The Alice Austen House presents Stonewall at 50, an exhibition by artist Collier Schorr. 15 intergenerational portraits of LGBTQ+ activists and artists, celebrates the 50th Anniversary of the Stonewall Uprising. This project, generated by partnerships made in the Stonewall 50 Consortium, an organization committed to producing programming, exhibitions, and educational materials related to the Stonewall uprising and/or the history of the LGBTQ civil rights movement, brings together participants of the 1969 Stonewall Uprising with activists who have followed in their footsteps.
As part of the heady New York art world of the late ’80s and early ’90s, Collier Schorr’s early work mined the vernacular of postmodernism to create photographs that toe the line between documentary and fiction. Often using her subjects allegorically, Schorr’s work navigates the auspices of identity politics to ask beguiling questions about the nomenclature of selfhood. By introducing autobiographical referents and post-appropriation aesthetics into her practice, Schorr’s ongoing body of work negotiates the fluid nature of authorship and performance in relation to portraiture.
Produced by Paul Moakley and Victoria Munro
Funded by the Andy Warhol Foundation for the Visual Arts, Robert Mapplethorpe Foundation, The Shelley and Donald Rubin Foundation, Humanities NY, New York Community Trust, New York City Department of Cultural Affairs and the National Endowment for the Arts
Agosto Machado is a Chinese-Spanish-Filipino performance artist and describes himself as a "pre-Stonewall street queen that coincided with all the things that were happening in the 60s, with the anti-war gay rights, and black power movements." He recalls, "We were the minority in a minority, the outsiders, the have-nots."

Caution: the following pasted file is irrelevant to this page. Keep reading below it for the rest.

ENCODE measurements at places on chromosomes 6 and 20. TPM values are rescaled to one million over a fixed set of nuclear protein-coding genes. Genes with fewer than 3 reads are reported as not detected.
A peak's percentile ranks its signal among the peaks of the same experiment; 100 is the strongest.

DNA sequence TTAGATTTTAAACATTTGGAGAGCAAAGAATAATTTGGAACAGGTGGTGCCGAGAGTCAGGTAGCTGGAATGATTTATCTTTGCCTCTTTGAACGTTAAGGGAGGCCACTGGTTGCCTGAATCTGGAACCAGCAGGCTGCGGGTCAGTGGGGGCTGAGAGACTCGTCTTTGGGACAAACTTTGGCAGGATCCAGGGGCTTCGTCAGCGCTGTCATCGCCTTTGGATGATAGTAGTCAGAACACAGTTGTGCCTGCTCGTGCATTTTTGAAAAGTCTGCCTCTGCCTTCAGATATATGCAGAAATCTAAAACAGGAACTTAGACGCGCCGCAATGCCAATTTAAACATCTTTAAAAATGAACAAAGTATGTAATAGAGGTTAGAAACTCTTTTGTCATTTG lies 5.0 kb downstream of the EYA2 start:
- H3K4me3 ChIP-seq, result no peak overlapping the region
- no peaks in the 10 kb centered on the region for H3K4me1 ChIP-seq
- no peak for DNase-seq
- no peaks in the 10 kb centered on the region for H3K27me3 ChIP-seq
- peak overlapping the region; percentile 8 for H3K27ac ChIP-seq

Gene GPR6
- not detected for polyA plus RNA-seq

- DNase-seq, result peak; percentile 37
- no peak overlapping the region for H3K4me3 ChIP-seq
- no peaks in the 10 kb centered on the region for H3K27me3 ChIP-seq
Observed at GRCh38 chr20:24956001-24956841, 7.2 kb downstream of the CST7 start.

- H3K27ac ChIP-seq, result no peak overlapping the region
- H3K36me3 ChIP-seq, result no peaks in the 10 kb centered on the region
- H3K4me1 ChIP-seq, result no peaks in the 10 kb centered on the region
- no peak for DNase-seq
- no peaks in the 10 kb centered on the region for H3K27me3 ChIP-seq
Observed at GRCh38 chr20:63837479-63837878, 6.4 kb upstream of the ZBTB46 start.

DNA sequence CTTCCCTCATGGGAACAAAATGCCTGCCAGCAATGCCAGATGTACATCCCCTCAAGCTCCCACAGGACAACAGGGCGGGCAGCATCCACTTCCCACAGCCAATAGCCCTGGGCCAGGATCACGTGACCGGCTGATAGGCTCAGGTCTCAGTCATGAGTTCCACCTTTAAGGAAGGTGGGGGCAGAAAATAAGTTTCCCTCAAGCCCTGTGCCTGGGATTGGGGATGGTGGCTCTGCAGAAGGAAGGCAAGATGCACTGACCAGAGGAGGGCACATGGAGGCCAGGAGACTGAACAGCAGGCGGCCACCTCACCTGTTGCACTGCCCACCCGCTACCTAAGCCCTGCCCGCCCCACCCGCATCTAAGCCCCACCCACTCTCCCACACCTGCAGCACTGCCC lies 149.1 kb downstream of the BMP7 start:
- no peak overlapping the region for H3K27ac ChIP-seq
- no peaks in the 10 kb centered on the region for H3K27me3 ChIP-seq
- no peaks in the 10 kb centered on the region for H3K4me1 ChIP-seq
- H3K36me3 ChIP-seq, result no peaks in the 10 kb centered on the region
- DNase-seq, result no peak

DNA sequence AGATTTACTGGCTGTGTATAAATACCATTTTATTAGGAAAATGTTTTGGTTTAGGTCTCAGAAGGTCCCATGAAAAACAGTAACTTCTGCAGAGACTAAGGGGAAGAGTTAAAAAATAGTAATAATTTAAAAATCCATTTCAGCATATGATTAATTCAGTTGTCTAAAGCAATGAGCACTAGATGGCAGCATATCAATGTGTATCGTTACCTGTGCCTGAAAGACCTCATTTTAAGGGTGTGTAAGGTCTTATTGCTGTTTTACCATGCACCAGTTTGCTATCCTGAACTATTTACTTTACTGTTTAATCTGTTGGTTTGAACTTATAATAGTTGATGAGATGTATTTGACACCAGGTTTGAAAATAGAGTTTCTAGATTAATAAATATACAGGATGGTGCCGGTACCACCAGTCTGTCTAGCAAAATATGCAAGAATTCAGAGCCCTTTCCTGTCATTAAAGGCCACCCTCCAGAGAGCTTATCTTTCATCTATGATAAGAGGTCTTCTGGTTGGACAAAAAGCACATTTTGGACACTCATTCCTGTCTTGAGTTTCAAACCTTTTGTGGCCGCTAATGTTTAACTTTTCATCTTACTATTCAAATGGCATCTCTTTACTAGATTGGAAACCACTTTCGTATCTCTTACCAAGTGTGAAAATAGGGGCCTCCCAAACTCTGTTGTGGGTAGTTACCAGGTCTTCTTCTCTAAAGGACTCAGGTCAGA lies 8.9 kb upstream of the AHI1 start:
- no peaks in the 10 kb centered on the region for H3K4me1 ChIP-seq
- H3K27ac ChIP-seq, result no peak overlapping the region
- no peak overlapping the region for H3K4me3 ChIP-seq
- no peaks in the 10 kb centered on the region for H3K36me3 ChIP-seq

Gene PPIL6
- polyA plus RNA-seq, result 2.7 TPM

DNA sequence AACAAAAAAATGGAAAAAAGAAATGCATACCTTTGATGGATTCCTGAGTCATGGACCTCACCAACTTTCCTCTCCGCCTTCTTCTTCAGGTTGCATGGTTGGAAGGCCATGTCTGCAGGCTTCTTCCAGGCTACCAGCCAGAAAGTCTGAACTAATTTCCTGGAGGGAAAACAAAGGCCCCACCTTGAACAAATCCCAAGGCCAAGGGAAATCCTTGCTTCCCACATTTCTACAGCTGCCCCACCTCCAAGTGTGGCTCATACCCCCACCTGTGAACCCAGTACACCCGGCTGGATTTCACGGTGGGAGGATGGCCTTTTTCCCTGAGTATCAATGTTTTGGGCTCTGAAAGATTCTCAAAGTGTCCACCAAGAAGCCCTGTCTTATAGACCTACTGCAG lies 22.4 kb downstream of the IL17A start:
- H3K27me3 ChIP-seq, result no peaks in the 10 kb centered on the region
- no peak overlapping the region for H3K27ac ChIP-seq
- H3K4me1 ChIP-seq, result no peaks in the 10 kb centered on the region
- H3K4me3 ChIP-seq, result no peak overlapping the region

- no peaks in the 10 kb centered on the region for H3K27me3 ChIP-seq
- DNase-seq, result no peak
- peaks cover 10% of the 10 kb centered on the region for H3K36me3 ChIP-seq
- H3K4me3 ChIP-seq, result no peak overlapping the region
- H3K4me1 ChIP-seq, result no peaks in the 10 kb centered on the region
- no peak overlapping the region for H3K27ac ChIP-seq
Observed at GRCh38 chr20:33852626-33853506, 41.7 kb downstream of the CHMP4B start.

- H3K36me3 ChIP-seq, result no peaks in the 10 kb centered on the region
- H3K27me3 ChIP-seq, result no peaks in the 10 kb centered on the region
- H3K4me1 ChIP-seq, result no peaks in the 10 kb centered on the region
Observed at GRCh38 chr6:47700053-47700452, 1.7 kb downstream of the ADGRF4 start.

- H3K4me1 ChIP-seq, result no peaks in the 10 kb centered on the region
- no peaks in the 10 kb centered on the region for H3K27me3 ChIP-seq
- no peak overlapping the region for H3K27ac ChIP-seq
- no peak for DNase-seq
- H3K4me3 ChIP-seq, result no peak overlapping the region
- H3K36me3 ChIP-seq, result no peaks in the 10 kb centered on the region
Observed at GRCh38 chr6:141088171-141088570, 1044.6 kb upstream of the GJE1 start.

According to Machado, those who encountered Marcia P. Johnson in the neighborhood had a "religious experience" with a "patron saint." Machado frequented Stonewall, marched regularly during the 60s and was also part of the Gay Liberation Movement. He speaks out about discrimination by white cis gay and about how the voices of trans women and people of color within the LGBTQ were silenced.
Chella Man is a 20-year-old, deaf, genderqueer, queer artist currently transitioning on testosterone. “Every day left me exhausted as I performed traditional femininity.” Born in Pennsylvania he move to New York to study virtual reality programming at The New School, while creating art on the side. His main focus is to educate others on issues regarding being queer and disabled within a safe space.
Since May 2017 he has been inspiring us on his YouTube channel. There, he started sharing his struggles with gender dysphoria. Now with almost 200K subscribers and over 2M views in just a single year, Chella is one of this generation’s leading voices on inclusivity and representation.